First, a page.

My own mother, who has two daughter who are addicts, often remarks about how shocked she is to see certain people at my methadone clinic whenever she gives me rides. “That person is so old, what are they doing here?”, or, “That person is a (fill in doctor, nurse, UPS driver, person in an expensive suit), where they using heroin too?” I always tell her that first off, a person theoretically could have never used heroin a day in their life, but still very much need the assistance of a methadone clinic. Nowadays, the prescription pill addiction problem is at epidemic proportions. So many doctors hand out prescriptions for Percocet, OxyCotin, Vicodin, or what have you like they are giving out Advil. They don’t even usually ask or try to find out if the person has a history of substance abuse. The thing is, though, that if a person takes any opioids for a long enough period of time, they WILL become addicted. It is just a fact. Now if you are not pre-dispositioned to addiction (I.e. one or both of your parents, or grandparents were addicts), or if you have never previously been physically addicted to anything (thus forever altering your brain chemistry), then it will take you longer to become addicted, but you will eventually.

See, despite what a lot of people want to say or think about people who struggle with the living hell that is substance abuse, is that it is not simple a matter of will power. These are very powerful drugs.the fact is that taken for a long enough period of time, your brain and body will NEED them to simply function at all.

I actually don’t have a problem with doctors giving people these medications if they truly need them. Some people are going to be on these meds for the rest of lives due to chronic pain, so dependence is not really an issue. The problem comes for the people for whom the doctors decide after six months r however long, that they are no longer in need of these pain pill, that their pain should be manageable with over the counter medications and home remedies. I find it incredibly irresponsible to just one day, after months and moths of giving a person powerfully addictive medicines, to say, “No more for you!”

I wish there was some sort of law where doctors were forced to give patients a prescription for suboxone or methadone for a very brief period (decreasing the dose daily as to not trade addictions), or ween them off of the pain pills slowly once they determine that the need for these medications with regards to the patient’s pain level is not there any longer. They should also probably make, or strongly recommend that the person attend NA meetings, or they should at least make them take some sort if class on addiction and the brain.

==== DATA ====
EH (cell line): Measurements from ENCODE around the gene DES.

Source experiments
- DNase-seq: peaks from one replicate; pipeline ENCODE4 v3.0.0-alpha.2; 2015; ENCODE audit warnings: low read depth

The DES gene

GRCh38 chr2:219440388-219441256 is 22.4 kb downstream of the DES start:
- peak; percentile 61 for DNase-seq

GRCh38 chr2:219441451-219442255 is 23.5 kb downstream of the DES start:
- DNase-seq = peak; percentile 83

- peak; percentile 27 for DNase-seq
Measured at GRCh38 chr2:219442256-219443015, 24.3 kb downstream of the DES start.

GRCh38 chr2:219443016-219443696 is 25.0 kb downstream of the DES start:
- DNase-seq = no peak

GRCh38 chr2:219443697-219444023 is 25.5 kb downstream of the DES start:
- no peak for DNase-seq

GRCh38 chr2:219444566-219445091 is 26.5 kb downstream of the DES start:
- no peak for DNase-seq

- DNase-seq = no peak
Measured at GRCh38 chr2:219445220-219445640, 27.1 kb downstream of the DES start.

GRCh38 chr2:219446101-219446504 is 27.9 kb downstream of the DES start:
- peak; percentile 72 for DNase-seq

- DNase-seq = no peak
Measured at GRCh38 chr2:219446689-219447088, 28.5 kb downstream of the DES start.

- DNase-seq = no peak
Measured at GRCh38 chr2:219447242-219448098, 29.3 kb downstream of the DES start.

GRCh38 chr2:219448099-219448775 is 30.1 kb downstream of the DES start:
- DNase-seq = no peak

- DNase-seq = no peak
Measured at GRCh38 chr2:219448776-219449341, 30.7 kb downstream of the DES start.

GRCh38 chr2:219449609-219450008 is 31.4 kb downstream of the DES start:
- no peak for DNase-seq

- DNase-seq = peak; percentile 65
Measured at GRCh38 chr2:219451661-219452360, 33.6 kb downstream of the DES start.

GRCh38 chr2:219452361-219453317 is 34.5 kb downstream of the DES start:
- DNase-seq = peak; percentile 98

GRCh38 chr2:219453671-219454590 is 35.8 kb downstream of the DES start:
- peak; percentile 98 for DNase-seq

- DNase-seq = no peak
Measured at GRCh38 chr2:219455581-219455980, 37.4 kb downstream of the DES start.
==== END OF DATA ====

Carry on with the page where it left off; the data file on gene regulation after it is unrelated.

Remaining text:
Patients who have no history of addiction in themselves or in their family will not think they need any of this. The problem is that more than likely, they have never gone a day or two without taking any of these pills since having their script, so they do not know that they are addicted. A lot of these people find out the hard way that they are addicted and turn to illegally buying what they previously prescribed. Now they are “junkies” and “worthless”. Funny how that works. Some of these people end up at the methadone clinic.

I also try to explain to my mother, and to others, that if I have learned one thing from my years of waiting in lines to cop, is you never know who you will see in the hole. Addiction does care about class, race, gender, socio-economic status, or your job, it hits all walks of life. It can sink it’s claws into a millionaire as easily as a homeless person.

I think that that is the aspect of addiction that is so petrifying to people, especially wealth, educated, WASP sort of people. A lot of people that are outside of the “ghetto” feel safe and comfortable believing that addiction stays within the confines of the projects, that it does not venture into the suburbs. Seeing a middle or upper class business person as a drug addict is scary because it means that they are not safe. It is almost like holding up a mirror, but it is reflecting back a version of themselves if they got into a car accident a need a script for pain pills. It is almost their life. It is easy for people to ignore what they perceive as far away from their own lives. Maybe this is why we as addicts are shunned so much. People do not want to look closely enough to see that we are no different from them.

Trying To Take Two Steps Forward Without Taking Three Steps Back

This week, my husband changed companies. The new company is giving him a raise, paid holidays, and a work truck. The work truck is the best part of the deal for us. See, we share a car at the moment. If he has a work truck, then when my youngest starts kindergardten and is in school all day, I will be able to go back to work part time.